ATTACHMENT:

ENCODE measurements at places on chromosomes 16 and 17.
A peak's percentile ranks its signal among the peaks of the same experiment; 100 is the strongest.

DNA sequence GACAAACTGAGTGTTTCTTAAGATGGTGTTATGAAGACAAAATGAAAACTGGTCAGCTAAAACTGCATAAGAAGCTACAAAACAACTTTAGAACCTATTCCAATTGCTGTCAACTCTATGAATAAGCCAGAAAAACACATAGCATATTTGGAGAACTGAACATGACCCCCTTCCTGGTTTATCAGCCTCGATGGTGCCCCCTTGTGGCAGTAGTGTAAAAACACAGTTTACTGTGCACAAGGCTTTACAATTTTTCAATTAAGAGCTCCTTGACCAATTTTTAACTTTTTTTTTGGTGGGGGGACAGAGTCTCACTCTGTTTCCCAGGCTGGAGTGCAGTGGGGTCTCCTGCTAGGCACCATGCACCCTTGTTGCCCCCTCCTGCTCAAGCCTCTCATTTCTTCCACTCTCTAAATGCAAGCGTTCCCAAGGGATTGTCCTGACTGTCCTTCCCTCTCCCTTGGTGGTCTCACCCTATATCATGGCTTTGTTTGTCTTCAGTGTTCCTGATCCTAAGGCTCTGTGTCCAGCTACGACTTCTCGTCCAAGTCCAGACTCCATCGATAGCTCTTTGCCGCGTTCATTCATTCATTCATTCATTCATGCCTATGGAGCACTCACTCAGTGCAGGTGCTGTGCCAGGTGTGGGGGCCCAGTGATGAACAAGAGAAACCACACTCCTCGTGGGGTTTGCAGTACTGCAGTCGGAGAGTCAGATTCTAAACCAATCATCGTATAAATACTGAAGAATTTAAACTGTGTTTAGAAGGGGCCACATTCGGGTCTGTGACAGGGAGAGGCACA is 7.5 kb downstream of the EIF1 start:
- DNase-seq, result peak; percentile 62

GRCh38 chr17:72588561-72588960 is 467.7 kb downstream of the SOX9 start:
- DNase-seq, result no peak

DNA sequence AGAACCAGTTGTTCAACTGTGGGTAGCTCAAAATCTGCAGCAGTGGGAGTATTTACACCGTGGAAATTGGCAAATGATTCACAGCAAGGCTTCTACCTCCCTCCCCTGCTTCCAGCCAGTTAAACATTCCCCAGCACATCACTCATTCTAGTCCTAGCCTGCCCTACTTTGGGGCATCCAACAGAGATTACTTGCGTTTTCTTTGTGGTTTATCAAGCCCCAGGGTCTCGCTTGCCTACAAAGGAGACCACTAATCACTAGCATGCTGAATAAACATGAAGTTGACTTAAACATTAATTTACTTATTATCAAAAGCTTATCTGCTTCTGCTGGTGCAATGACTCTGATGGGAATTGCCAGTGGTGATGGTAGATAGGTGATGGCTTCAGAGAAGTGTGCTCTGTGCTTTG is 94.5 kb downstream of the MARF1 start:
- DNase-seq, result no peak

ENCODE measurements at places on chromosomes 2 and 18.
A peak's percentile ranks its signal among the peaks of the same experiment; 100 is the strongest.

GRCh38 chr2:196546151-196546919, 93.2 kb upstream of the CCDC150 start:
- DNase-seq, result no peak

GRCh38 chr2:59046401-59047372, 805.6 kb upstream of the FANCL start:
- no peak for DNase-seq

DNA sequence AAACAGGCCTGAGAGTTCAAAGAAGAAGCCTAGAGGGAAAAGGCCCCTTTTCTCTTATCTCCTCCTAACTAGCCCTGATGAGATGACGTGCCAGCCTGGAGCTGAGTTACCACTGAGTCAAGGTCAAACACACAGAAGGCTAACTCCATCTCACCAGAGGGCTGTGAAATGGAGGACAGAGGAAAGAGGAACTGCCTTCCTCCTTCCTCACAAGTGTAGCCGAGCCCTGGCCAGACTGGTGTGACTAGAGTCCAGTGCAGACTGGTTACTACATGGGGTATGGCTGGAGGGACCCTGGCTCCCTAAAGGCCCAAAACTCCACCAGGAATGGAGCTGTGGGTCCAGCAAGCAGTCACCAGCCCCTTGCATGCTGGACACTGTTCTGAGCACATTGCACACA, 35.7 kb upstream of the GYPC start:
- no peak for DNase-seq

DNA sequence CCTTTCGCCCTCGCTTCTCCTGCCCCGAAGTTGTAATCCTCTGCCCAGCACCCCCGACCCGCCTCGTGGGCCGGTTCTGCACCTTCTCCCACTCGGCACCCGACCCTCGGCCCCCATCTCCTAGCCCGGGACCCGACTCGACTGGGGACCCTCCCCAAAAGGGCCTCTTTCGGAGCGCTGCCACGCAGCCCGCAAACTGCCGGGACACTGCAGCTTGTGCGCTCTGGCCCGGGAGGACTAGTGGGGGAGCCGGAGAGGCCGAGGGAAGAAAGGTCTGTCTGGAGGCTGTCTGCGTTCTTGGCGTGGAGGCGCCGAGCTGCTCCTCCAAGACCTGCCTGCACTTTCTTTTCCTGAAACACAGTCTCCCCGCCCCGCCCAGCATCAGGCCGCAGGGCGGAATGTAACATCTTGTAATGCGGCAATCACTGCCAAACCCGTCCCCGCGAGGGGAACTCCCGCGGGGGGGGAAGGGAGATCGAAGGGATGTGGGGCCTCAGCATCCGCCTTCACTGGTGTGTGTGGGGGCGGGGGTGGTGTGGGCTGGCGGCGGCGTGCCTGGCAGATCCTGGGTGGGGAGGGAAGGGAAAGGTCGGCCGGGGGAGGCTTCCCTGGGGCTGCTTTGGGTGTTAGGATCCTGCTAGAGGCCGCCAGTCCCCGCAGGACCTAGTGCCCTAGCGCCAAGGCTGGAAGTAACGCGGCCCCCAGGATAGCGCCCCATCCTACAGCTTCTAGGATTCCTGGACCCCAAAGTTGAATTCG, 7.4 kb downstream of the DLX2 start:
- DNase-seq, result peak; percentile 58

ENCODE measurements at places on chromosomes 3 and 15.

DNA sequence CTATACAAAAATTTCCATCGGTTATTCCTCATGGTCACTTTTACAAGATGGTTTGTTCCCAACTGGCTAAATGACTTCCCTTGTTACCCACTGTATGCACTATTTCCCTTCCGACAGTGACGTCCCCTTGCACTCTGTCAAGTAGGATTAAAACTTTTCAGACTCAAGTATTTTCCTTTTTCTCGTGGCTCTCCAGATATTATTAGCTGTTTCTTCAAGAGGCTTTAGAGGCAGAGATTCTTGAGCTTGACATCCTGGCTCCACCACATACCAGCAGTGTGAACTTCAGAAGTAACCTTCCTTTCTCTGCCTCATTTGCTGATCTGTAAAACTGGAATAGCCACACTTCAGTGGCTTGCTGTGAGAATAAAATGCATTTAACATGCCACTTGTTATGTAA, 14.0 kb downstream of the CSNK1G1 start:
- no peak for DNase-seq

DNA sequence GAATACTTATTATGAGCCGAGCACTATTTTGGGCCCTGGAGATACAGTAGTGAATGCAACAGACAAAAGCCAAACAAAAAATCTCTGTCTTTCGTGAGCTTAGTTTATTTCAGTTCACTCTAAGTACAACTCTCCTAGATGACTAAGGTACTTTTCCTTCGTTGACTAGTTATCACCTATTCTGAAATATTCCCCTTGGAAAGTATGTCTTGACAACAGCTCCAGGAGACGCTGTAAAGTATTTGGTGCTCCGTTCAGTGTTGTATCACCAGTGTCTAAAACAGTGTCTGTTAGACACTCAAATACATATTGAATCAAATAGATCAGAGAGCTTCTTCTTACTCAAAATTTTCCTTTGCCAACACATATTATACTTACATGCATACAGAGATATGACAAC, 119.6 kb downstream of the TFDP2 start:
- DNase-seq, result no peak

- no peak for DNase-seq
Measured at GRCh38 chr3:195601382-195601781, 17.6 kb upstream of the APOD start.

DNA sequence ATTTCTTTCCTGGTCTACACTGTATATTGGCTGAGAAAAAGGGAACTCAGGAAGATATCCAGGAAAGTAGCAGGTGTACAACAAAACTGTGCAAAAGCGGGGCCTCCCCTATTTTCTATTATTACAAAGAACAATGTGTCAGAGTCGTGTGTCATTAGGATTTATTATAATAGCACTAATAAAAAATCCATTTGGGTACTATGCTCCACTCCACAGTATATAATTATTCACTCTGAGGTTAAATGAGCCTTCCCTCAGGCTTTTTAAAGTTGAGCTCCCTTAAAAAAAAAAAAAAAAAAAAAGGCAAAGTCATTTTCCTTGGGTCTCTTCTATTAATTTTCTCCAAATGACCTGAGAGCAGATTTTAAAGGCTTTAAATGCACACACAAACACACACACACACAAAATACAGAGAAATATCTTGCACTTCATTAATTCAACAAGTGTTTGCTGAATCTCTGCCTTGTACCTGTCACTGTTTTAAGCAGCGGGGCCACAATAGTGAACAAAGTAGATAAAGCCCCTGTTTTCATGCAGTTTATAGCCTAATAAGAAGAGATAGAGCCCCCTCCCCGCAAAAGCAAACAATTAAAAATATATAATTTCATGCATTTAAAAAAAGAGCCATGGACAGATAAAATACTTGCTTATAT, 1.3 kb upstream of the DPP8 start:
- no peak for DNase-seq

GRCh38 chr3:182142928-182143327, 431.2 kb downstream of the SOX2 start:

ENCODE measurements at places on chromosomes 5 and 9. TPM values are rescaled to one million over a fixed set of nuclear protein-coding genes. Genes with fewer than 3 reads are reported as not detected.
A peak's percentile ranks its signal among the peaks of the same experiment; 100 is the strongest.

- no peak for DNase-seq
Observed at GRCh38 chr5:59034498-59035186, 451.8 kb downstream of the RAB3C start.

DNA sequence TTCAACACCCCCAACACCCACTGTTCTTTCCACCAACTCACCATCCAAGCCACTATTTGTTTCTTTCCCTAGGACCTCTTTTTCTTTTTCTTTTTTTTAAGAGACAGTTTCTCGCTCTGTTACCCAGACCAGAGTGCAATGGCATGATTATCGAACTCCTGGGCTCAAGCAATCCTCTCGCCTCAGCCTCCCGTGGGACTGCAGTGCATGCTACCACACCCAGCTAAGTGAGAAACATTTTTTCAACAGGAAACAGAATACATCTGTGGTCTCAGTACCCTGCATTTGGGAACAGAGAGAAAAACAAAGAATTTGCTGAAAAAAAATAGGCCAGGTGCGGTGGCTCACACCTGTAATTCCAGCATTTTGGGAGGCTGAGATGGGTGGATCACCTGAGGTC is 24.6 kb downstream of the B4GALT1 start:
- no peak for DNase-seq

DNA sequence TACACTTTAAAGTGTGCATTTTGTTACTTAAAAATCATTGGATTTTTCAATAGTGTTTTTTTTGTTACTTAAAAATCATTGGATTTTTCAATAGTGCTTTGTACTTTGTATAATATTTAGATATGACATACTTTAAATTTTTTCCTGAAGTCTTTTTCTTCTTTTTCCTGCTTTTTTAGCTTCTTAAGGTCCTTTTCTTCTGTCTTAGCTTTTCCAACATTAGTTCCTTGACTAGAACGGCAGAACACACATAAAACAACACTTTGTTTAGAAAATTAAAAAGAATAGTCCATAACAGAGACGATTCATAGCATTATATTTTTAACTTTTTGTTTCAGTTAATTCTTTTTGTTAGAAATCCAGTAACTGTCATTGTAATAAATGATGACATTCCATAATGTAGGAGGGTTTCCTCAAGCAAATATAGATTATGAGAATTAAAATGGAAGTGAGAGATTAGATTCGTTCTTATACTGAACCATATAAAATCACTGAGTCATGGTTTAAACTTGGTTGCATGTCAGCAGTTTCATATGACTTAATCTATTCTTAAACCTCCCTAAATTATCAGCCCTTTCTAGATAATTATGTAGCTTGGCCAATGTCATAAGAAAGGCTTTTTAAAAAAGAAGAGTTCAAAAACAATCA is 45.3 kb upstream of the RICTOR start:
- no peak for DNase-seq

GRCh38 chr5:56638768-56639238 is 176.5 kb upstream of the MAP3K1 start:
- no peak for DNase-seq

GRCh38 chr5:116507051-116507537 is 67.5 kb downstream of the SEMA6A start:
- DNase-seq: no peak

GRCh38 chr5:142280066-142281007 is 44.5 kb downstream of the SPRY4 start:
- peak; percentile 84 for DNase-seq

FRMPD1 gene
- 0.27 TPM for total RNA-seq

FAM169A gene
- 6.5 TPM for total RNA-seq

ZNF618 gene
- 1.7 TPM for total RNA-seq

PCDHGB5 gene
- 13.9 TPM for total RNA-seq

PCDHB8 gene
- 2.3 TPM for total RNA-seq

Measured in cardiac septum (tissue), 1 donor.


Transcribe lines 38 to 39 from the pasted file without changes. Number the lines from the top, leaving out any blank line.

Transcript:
- no peak for DNase-seq

GRCh38 chr5:116507051-116507537 is 67.5 kb downstream of the SEMA6A start: